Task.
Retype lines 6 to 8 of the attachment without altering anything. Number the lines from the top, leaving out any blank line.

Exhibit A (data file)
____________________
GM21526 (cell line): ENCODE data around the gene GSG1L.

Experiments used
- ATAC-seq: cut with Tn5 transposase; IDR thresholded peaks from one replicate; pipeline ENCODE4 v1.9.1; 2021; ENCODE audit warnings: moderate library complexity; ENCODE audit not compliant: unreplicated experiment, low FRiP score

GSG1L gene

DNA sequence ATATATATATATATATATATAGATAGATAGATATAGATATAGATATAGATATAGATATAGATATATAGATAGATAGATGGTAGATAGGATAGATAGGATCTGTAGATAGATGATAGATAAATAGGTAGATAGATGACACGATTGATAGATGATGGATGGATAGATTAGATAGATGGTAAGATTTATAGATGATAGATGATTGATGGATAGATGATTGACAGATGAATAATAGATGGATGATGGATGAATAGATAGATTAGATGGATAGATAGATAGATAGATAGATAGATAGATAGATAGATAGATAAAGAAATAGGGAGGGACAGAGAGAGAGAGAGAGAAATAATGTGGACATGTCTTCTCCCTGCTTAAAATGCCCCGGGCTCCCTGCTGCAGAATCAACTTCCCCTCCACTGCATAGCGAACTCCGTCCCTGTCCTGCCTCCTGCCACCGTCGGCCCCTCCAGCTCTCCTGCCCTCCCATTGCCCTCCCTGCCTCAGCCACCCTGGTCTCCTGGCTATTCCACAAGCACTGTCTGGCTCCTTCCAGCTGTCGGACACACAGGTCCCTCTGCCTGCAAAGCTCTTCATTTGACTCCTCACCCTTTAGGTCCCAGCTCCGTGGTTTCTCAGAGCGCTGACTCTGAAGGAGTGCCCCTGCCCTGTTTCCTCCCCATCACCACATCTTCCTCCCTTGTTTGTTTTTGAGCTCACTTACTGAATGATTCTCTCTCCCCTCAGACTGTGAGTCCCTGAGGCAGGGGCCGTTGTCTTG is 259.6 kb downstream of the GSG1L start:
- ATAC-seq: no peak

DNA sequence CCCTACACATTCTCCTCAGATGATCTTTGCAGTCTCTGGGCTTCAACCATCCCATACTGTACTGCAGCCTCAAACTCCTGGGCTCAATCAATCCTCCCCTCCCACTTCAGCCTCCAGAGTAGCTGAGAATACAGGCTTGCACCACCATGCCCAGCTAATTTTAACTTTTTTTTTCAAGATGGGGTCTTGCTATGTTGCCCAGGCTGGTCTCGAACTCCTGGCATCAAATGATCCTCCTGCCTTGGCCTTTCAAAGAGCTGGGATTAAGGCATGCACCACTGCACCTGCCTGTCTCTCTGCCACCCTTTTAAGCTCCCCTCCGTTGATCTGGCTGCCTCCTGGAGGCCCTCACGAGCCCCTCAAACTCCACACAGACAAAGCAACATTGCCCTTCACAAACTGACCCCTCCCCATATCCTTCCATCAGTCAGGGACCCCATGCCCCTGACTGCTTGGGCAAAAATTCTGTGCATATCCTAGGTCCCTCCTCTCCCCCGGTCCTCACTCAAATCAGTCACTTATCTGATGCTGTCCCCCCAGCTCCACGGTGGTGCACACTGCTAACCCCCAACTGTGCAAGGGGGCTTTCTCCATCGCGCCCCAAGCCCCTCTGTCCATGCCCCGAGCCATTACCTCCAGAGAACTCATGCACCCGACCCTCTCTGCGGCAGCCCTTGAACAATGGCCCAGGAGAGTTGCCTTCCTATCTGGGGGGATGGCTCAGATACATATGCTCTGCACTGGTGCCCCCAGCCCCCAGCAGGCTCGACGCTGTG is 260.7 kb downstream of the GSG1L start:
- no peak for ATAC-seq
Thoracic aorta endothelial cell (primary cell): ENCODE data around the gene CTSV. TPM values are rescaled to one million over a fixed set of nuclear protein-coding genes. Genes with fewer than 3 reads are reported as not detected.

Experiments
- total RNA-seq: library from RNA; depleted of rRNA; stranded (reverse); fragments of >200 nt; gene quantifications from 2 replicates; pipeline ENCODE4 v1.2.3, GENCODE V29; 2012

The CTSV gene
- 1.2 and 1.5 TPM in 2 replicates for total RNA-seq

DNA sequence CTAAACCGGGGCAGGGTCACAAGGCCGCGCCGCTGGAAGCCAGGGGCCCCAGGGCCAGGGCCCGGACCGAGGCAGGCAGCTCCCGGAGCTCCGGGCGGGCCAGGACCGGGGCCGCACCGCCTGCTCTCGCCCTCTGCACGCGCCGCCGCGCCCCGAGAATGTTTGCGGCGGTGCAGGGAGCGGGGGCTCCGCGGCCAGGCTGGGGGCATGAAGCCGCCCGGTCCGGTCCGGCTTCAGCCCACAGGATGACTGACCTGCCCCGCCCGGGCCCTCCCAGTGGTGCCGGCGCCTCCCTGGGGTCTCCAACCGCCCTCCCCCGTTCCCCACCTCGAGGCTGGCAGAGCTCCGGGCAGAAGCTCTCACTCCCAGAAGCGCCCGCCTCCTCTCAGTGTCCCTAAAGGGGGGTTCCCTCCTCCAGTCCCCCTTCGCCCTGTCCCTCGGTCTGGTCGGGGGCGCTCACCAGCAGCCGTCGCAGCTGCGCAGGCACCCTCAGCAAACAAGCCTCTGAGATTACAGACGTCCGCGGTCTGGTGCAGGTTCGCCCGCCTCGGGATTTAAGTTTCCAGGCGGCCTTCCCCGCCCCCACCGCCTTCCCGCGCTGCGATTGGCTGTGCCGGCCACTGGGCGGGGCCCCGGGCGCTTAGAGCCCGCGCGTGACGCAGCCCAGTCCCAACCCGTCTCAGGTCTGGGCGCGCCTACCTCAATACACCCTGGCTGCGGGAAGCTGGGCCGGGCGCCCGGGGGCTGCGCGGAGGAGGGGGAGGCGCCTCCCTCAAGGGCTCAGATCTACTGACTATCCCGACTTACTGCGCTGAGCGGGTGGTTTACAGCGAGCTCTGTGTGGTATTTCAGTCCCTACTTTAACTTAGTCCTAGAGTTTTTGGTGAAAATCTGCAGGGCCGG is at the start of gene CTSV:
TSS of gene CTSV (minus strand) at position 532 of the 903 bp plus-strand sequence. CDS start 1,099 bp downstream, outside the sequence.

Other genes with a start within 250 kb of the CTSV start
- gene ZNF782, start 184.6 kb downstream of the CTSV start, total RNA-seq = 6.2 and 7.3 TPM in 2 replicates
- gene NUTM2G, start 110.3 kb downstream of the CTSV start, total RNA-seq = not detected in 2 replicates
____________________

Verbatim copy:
- ATAC-seq: no peak

DNA sequence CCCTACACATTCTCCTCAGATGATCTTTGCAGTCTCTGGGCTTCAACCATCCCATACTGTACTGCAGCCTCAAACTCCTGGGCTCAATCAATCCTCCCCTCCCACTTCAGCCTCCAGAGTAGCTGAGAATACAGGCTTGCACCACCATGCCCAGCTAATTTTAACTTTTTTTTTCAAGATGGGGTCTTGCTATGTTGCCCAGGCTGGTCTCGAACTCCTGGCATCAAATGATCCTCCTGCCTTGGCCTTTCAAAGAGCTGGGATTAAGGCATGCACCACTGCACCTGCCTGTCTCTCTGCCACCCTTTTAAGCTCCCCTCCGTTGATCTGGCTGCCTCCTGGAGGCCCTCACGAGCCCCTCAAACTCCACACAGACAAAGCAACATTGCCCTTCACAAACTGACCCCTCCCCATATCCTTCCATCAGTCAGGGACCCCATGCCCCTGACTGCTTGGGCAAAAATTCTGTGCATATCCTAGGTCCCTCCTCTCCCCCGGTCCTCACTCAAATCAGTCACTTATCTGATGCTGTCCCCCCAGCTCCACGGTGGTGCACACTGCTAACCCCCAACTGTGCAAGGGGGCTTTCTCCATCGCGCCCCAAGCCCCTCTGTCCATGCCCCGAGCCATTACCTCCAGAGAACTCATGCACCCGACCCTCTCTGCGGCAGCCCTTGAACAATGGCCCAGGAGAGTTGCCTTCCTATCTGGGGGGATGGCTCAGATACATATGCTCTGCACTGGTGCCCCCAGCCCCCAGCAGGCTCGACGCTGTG is 260.7 kb downstream of the GSG1L start:
- no peak for ATAC-seq